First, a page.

Also known as: cardiac electrophysiology, intracardiac electrophysiology.
What is electrophysiology?
An electrophysiology study is a medical test that examines the heartbeat and the heart rhythm. The purpose is to identify and determine the possible type of abnormal heart rhythm (arrhythmia) present.
What happens during the test?
During the test, electrodes that measure the heart rhythm are placed inside the heart. In order to do this, sheaths are inserted into the body at the groin or neck. Specialized catheters with electrode wires inside are inserted through the sheaths and guided to the heart with X-ray technology.
Is any special preparation needed?
You may need to stop taking certain medications before the test. You will also likely need to not eat or drink anything for 6 to 8 hours beforehand.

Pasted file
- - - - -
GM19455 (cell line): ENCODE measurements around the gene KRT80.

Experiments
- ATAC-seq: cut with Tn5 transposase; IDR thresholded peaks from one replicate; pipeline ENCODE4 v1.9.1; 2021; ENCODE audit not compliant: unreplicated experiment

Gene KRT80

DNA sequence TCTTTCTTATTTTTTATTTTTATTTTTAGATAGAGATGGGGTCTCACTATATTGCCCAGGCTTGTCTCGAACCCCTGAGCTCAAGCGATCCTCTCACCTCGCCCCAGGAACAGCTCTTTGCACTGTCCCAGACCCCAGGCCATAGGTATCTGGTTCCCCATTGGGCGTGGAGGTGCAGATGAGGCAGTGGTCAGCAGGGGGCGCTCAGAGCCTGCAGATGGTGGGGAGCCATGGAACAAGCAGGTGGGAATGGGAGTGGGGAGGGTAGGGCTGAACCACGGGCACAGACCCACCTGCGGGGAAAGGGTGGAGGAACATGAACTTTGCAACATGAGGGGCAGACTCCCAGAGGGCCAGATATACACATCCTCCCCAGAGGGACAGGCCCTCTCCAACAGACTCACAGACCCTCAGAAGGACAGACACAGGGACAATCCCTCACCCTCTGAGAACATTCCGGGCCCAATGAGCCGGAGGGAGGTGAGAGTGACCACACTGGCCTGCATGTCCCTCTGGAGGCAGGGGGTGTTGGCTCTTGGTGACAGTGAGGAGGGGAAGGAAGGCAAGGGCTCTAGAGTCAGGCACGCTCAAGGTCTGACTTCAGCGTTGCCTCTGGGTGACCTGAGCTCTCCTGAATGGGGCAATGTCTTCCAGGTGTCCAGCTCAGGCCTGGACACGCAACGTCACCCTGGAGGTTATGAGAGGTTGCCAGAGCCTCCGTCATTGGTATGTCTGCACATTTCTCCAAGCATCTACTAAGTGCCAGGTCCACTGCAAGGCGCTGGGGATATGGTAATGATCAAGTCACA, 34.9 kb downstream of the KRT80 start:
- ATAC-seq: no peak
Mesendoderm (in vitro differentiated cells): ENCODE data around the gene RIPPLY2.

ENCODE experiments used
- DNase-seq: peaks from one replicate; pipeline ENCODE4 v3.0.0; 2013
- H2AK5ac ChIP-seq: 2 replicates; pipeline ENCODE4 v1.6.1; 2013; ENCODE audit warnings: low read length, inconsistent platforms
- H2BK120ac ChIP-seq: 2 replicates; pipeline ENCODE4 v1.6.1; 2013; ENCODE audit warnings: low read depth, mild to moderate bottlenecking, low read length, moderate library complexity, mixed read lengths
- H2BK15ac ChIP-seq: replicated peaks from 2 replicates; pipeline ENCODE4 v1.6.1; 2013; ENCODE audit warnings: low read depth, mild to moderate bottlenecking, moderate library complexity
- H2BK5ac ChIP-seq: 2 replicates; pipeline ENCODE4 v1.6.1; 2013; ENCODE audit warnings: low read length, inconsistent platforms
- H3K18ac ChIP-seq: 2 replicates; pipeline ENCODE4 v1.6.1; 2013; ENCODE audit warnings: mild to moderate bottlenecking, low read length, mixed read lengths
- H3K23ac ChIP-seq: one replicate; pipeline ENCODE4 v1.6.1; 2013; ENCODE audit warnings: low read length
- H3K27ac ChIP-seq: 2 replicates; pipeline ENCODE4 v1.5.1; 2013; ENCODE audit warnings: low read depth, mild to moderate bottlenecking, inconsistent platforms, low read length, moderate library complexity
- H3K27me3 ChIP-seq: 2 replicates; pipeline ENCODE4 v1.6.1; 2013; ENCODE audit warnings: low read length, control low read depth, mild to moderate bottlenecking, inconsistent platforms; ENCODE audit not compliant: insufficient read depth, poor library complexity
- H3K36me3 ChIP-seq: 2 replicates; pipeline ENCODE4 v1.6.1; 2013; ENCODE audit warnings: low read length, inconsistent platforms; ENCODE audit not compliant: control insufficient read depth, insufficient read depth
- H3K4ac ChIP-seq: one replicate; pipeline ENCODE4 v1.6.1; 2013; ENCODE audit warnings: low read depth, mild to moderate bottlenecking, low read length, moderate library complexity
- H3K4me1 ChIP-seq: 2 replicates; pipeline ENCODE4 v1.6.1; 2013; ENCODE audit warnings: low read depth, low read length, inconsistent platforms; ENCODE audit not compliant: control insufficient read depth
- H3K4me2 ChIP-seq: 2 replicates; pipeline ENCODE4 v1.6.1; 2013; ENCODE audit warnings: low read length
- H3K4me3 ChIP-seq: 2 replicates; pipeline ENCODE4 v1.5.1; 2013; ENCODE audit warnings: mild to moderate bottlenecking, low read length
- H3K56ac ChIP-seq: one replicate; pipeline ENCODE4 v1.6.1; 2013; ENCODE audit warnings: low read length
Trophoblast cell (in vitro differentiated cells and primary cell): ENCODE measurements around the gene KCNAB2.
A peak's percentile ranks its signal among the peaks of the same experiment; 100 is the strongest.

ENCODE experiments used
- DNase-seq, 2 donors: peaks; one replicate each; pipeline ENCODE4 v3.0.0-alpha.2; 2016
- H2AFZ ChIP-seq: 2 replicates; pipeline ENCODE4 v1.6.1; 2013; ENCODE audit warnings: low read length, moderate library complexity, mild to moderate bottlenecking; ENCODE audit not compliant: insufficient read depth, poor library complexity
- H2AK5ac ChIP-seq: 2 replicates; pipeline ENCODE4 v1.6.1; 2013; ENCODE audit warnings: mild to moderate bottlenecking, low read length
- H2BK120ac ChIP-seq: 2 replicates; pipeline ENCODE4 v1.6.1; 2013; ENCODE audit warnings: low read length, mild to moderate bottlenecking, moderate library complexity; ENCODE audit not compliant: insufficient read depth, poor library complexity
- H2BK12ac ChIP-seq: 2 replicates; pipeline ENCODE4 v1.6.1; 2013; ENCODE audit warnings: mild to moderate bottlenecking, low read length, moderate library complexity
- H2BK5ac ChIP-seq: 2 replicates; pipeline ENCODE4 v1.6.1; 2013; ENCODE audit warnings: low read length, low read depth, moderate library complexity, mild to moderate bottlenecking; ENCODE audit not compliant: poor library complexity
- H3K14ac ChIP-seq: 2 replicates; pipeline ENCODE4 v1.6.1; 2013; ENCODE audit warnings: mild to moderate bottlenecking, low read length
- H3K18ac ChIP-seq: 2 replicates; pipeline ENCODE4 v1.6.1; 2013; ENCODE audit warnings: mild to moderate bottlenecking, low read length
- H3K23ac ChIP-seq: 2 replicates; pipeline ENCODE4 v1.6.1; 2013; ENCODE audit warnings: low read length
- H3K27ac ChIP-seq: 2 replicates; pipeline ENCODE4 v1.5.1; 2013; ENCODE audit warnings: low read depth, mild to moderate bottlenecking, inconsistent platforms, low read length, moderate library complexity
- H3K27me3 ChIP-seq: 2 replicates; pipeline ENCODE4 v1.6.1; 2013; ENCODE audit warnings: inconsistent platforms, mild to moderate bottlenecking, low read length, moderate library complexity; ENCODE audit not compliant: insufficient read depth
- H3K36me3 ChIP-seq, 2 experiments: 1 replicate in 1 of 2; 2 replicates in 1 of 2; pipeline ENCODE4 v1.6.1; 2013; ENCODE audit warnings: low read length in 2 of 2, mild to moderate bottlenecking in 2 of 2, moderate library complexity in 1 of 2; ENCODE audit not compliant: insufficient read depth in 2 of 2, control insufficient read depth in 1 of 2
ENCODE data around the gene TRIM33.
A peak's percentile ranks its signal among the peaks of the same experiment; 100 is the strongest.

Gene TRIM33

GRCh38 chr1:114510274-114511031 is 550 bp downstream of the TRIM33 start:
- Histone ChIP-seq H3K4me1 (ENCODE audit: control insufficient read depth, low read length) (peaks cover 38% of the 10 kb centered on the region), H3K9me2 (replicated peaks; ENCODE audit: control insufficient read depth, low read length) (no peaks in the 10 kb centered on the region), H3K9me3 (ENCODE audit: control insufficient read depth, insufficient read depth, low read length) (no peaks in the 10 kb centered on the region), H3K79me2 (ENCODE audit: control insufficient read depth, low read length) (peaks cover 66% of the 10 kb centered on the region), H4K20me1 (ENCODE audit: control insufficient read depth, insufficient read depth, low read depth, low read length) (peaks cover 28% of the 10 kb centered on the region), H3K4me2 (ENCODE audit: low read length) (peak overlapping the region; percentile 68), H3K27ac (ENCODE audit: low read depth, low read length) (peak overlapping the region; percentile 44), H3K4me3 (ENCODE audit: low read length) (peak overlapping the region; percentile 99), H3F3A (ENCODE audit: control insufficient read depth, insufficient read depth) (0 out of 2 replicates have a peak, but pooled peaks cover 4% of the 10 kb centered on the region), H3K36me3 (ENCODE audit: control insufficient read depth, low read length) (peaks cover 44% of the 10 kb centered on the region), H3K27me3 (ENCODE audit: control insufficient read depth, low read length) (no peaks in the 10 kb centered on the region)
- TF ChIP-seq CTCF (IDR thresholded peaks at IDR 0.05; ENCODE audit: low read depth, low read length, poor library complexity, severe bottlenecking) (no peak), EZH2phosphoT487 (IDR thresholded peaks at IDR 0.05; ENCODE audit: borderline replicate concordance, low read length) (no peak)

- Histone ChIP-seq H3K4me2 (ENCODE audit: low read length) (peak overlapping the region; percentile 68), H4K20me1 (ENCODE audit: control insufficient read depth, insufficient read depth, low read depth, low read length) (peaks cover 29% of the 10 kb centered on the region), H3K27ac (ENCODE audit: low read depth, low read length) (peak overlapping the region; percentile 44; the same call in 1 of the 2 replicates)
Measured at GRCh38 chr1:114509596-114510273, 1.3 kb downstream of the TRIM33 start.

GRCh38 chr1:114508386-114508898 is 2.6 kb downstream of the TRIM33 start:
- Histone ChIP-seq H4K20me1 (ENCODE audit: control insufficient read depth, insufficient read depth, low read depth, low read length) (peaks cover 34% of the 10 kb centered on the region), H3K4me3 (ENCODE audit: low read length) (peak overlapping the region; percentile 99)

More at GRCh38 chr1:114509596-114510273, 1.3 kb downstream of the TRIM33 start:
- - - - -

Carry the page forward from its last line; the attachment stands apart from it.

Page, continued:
What are the risk factors?
Bleeding, infection, clots, vein injuries, heart attack, or stroke are potential risks of this test.
Electrophysiology at Nicklaus Children’s Hospital
At Nicklaus Children’s Hospital, we make sure every heart patient is treated with quality care by our top pediatric health professionals. Our Cardiac Electrophysiology Program is at the forefront of pacemaker and defibrillator implantation. Ventricular pacing technology at Nicklaus Children’s Hospital has even improved heart function in patients with heart failure. The program also provides lead management services, including lead extraction for children and adults with congenital heart disease.
Reviewed by: Sherrie Joy A Baysa, MD
This page was last updated on: December 18, 2020 05:23 PM
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Any form of abnormality with the rhythm of your heartbeat, whether it’s fast, slow or irregular, is known as a cardiac arrhythmia.